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Sahakian, V, Baltay A, Hanks T, Buehler J, Vernon F, Kilb D, Abrahamson N.  2018.  Decomposing leftovers: Event, path, and site residuals for a small‐magnitude Anza region GMPE. Bulletin of the Seismological Society of America.   10.1785/0120170376   Abstract

Ground‐motion prediction equations (GMPEs) are critical elements of probabilistic seismic hazard analysis (PSHA), as well as for other applications of ground motions. To isolate the path component for the purpose of building nonergodic GMPEs, we compute a regional GMPE using a large dataset of peak ground accelerations (PGAs) from small‐magnitude earthquakes ( 0.5≤M≤4.5 with >10,000 events, yielding ∼120,000 recordings) that occurred in 2013 centered around the ANZA seismic network (hypocentral distances ≤180km ) in southern California. We examine two separate methods of obtaining residuals from the observed and predicted ground motions: a pooled ordinary least‐squares model and a mixed‐effects maximum‐likelihood model. Whereas the former is often used by the broader seismological community, the latter is widely used by the ground‐motion and engineering seismology community. We confirm that mixed‐effects models are the preferred and most statistically robust method to obtain event, path, and site residuals and discuss the reasoning behind this. Our results show that these methods yield different consequences for the uncertainty of the residuals, particularly for the event residuals. Finally, our results show no correlation (correlation coefficient [CC] <0.03 ) between site residuals and the classic site‐characterization term VS30 , the time‐averaged shear‐wave velocity in the top 30 m at a site. We propose that this is due to the relative homogeneity of the site response in the region and perhaps due to shortcomings in the formulation of VS30 and suggest applying the provided PGA site correction terms to future ground‐motion studies for increased accuracy.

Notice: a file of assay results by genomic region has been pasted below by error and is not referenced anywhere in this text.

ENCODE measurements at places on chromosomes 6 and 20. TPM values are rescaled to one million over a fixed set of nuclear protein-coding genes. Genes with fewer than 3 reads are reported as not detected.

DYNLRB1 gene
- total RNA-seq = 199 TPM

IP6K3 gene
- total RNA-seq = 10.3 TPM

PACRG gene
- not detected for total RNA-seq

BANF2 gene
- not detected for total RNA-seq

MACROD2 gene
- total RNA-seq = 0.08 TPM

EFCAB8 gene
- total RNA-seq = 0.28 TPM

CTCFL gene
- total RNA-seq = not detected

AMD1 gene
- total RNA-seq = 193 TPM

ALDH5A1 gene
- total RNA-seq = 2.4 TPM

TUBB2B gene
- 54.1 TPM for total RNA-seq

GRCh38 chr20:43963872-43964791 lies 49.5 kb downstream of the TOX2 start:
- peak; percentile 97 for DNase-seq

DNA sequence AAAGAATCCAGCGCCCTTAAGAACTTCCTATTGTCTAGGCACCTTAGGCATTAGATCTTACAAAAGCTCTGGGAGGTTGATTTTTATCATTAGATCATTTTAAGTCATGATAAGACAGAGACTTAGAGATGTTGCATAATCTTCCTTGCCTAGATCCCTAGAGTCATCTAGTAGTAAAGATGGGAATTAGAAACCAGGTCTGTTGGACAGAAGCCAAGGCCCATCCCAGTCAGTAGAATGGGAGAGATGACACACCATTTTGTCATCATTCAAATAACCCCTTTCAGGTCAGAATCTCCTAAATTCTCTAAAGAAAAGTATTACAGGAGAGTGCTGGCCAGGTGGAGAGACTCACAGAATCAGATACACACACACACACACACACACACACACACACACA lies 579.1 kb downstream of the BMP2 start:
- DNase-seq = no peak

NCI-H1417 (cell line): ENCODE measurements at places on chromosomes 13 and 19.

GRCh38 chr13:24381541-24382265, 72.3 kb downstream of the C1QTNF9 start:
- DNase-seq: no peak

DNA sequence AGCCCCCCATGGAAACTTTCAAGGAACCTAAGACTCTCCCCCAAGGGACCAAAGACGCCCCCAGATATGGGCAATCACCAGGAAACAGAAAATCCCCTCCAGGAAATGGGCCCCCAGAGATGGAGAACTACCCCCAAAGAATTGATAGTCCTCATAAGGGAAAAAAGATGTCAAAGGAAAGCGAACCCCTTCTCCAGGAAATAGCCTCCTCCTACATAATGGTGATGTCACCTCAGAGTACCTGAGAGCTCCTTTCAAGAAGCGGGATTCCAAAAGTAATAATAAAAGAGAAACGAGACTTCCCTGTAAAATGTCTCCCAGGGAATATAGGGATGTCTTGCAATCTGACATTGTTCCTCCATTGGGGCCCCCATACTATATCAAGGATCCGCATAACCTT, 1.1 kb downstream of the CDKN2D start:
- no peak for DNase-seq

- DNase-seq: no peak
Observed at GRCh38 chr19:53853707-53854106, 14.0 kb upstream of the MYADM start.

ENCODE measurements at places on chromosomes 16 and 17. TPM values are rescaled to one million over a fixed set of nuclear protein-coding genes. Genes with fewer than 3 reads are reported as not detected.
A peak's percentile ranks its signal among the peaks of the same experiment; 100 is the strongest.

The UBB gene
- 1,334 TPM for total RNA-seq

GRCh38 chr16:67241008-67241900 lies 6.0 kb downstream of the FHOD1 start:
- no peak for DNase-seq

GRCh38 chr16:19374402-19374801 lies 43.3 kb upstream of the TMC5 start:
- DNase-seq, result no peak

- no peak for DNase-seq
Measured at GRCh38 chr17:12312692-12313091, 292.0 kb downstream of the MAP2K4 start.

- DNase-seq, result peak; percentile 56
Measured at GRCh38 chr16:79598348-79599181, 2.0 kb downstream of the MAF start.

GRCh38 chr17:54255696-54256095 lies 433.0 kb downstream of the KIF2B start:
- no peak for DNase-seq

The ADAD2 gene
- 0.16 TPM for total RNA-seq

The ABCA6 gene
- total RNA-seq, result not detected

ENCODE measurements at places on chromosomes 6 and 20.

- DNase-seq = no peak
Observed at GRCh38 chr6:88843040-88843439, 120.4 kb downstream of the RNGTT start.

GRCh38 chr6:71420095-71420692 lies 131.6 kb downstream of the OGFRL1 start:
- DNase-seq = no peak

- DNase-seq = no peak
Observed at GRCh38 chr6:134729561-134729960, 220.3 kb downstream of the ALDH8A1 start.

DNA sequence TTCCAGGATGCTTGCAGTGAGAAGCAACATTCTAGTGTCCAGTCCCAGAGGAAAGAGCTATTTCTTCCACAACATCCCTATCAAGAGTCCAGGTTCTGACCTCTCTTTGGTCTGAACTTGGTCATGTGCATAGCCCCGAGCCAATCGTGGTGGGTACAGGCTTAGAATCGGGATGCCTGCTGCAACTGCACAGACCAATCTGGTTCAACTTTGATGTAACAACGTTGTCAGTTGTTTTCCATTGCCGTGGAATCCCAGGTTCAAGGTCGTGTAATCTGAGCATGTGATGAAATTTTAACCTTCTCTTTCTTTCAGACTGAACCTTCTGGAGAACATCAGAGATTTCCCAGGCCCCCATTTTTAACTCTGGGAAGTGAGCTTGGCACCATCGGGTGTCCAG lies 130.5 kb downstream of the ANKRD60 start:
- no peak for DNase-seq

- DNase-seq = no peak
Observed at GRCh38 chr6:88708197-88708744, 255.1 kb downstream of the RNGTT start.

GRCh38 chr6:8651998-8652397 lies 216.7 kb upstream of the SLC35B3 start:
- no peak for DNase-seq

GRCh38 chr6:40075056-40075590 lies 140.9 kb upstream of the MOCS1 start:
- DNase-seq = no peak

Sahakian, VJ, Baltay A, Hanks TC, Buehler J, Vernon FL, Kilb D, Abrahamson NA.  2019.  Ground motion residuals, path effects, and crustal properties: A pilot study in Southern California. Journal of Geophysical Research: Solid Earth. 124:5738-5753.   10.1029/2018jb016796   AbstractWebsite

Abstract To improve models of ground motion estimation and probabilistic seismic hazard analyses, the engineering seismology field is moving toward developing fully nonergodic ground motion models, models specific for individual source-to-site paths. Previous work on this topic has examined systematic variations in ground-motion along particular paths (from either recorded or simulated earthquake data) and has not included physical properties of the path. We present here a framework to include physical path properties, by seeking correlations between ground motion amplitudes along specific paths and crustal properties, specifically seismic velocity and anelastic attenuation, along that path. Using a large data set of small-magnitude earthquakes recorded in Southern California, we find a correlation between the gradient of seismic S wave velocity and the path term residual, after accounting for an average geometric spreading and anelastic attenuation, indicating that heterogeneity in crustal velocity primarily controls the path-specific attenuation. Even in aseismic regions, details of path-specific ground motion prediction equations can be developed from crustal structure and property data.